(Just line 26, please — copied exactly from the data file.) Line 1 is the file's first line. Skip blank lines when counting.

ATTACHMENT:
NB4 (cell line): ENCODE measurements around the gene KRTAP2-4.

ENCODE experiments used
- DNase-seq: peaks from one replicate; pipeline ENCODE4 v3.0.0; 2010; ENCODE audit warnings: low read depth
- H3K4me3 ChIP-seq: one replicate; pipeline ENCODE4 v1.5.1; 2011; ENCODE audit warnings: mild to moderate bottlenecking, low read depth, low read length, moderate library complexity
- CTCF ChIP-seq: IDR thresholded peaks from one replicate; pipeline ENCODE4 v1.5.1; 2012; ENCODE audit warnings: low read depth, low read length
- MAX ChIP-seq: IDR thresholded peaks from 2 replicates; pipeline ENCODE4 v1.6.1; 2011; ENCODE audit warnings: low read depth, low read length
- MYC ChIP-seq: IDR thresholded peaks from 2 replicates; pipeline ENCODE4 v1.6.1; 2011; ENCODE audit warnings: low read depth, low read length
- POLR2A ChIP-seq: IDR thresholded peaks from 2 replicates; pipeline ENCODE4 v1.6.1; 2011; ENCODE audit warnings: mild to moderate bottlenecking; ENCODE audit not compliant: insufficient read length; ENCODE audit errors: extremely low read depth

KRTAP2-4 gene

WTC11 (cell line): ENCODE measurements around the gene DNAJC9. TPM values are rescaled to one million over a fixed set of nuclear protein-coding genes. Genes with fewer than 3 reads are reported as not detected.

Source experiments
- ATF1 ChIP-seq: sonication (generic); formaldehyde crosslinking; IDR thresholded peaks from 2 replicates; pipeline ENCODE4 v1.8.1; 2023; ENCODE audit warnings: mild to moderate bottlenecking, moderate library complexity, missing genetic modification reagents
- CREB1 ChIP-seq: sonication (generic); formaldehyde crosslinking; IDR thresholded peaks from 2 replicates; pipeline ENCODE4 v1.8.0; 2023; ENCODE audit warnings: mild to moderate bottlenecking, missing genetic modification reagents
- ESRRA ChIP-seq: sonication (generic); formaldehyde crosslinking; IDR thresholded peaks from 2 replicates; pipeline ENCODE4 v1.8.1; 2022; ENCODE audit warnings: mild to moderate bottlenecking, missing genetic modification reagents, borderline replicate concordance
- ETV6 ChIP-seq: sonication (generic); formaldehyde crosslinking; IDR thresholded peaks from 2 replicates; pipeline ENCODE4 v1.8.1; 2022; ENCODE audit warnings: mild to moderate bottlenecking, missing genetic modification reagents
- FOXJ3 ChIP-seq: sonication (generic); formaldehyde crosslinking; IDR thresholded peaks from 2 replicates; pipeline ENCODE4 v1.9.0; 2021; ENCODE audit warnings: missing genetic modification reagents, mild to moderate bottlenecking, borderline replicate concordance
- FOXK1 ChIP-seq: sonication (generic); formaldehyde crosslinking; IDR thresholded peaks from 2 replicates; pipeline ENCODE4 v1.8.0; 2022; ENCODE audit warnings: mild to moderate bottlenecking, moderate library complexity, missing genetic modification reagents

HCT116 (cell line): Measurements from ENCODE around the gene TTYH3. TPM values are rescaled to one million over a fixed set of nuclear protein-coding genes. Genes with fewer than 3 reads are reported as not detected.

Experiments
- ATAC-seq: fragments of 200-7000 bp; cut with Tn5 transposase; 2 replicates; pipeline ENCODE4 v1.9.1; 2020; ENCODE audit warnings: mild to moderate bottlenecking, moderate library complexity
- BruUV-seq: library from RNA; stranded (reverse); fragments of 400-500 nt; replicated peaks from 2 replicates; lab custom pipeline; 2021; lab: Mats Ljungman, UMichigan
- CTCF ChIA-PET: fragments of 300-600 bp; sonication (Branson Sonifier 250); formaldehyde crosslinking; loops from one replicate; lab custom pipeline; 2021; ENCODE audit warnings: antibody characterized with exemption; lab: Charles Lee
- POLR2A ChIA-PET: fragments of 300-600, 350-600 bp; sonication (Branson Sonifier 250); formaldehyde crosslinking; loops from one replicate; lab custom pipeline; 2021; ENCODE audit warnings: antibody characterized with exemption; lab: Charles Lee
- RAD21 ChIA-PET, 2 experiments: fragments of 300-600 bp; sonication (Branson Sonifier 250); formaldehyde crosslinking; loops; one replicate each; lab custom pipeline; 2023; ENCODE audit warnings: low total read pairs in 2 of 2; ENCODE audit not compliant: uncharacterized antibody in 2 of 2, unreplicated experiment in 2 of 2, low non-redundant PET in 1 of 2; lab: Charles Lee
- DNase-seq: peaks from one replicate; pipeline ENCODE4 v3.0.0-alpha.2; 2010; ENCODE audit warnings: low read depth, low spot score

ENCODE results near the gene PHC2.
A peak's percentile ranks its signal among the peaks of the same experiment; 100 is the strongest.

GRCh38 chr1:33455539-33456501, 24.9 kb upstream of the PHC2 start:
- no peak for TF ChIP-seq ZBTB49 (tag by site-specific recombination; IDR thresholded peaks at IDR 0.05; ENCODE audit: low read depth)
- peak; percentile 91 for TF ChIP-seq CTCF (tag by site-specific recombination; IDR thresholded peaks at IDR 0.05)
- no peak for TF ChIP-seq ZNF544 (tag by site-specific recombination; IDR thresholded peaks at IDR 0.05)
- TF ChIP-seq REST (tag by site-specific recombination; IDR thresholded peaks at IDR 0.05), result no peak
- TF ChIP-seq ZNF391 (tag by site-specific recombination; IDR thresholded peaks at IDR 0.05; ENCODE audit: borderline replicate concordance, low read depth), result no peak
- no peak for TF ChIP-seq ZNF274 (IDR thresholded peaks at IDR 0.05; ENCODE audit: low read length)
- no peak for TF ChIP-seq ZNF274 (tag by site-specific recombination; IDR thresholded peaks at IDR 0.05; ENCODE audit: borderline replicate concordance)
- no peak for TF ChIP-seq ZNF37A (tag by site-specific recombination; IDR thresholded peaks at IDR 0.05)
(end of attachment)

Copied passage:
ENCODE results near the gene PHC2.